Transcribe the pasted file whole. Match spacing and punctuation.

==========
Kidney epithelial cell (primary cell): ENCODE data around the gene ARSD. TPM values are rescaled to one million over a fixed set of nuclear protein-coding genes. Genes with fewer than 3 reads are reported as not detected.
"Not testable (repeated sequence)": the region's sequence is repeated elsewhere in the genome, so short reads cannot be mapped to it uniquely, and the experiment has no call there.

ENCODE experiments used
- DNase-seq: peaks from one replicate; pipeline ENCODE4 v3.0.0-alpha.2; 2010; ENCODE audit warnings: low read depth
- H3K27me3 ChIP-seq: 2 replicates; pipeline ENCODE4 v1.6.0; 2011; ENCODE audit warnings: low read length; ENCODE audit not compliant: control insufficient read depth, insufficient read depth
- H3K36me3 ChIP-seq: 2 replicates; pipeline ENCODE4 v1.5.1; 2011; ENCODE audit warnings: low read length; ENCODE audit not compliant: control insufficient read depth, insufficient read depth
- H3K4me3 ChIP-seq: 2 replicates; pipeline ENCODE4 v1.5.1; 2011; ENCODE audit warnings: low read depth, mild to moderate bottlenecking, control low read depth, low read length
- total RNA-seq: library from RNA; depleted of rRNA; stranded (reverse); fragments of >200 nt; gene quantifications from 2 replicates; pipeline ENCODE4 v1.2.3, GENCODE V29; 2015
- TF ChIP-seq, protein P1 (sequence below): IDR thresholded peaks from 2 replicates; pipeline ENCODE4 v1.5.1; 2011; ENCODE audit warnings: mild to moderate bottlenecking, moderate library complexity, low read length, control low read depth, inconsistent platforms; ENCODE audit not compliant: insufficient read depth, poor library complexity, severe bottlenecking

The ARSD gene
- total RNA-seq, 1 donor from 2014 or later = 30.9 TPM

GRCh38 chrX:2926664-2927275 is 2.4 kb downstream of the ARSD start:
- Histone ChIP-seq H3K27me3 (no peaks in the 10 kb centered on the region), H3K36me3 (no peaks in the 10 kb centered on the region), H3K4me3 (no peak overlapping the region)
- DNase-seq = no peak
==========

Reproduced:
Kidney epithelial cell (primary cell): ENCODE data around the gene ARSD. TPM values are rescaled to one million over a fixed set of nuclear protein-coding genes. Genes with fewer than 3 reads are reported as not detected.
"Not testable (repeated sequence)": the region's sequence is repeated elsewhere in the genome, so short reads cannot be mapped to it uniquely, and the experiment has no call there.

ENCODE experiments used
- DNase-seq: peaks from one replicate; pipeline ENCODE4 v3.0.0-alpha.2; 2010; ENCODE audit warnings: low read depth
- H3K27me3 ChIP-seq: 2 replicates; pipeline ENCODE4 v1.6.0; 2011; ENCODE audit warnings: low read length; ENCODE audit not compliant: control insufficient read depth, insufficient read depth
- H3K36me3 ChIP-seq: 2 replicates; pipeline ENCODE4 v1.5.1; 2011; ENCODE audit warnings: low read length; ENCODE audit not compliant: control insufficient read depth, insufficient read depth
- H3K4me3 ChIP-seq: 2 replicates; pipeline ENCODE4 v1.5.1; 2011; ENCODE audit warnings: low read depth, mild to moderate bottlenecking, control low read depth, low read length
- total RNA-seq: library from RNA; depleted of rRNA; stranded (reverse); fragments of >200 nt; gene quantifications from 2 replicates; pipeline ENCODE4 v1.2.3, GENCODE V29; 2015
- TF ChIP-seq, protein P1 (sequence below): IDR thresholded peaks from 2 replicates; pipeline ENCODE4 v1.5.1; 2011; ENCODE audit warnings: mild to moderate bottlenecking, moderate library complexity, low read length, control low read depth, inconsistent platforms; ENCODE audit not compliant: insufficient read depth, poor library complexity, severe bottlenecking

The ARSD gene
- total RNA-seq, 1 donor from 2014 or later = 30.9 TPM

GRCh38 chrX:2926664-2927275 is 2.4 kb downstream of the ARSD start:
- Histone ChIP-seq H3K27me3 (no peaks in the 10 kb centered on the region), H3K36me3 (no peaks in the 10 kb centered on the region), H3K4me3 (no peak overlapping the region)
- DNase-seq = no peak